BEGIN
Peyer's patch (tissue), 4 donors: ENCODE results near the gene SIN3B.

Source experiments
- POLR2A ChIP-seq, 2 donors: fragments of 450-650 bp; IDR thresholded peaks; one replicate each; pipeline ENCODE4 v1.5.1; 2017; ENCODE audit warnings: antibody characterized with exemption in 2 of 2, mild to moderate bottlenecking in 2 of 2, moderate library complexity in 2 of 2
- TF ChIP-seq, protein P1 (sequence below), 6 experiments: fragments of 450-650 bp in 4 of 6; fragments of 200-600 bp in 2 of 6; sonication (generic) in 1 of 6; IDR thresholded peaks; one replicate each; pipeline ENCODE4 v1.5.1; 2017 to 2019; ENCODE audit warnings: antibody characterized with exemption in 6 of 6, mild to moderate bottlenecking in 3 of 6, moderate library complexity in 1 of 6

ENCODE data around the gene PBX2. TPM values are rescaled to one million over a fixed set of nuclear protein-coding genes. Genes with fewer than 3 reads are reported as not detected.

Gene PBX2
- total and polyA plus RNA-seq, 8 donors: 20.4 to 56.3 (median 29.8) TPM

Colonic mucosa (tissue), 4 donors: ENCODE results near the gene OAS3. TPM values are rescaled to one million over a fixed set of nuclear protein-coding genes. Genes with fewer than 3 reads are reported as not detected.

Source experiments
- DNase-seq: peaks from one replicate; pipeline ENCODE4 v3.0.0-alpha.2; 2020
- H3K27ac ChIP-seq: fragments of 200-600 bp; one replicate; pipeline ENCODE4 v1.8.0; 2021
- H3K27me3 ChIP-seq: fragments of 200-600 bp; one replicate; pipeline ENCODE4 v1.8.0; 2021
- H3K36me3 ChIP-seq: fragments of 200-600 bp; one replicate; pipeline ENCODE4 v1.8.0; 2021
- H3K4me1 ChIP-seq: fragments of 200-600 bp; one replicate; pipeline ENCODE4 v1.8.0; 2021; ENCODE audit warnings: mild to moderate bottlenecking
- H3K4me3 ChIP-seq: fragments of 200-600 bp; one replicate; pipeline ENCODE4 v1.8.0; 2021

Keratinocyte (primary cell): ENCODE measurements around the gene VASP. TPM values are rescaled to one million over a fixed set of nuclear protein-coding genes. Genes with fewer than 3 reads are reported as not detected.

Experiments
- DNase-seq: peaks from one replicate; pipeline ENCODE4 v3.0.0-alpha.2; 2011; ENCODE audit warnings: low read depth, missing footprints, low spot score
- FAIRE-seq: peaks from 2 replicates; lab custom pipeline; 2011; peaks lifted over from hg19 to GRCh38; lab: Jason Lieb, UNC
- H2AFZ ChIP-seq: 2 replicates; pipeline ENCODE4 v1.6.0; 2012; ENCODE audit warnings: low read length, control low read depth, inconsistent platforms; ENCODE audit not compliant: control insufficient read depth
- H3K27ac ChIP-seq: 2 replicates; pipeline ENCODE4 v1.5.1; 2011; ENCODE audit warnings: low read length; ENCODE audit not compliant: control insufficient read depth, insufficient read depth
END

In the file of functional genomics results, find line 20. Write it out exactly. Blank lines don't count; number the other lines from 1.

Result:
- H2AFZ ChIP-seq: 2 replicates; pipeline ENCODE4 v1.6.0; 2012; ENCODE audit warnings: low read length, control low read depth, inconsistent platforms; ENCODE audit not compliant: control insufficient read depth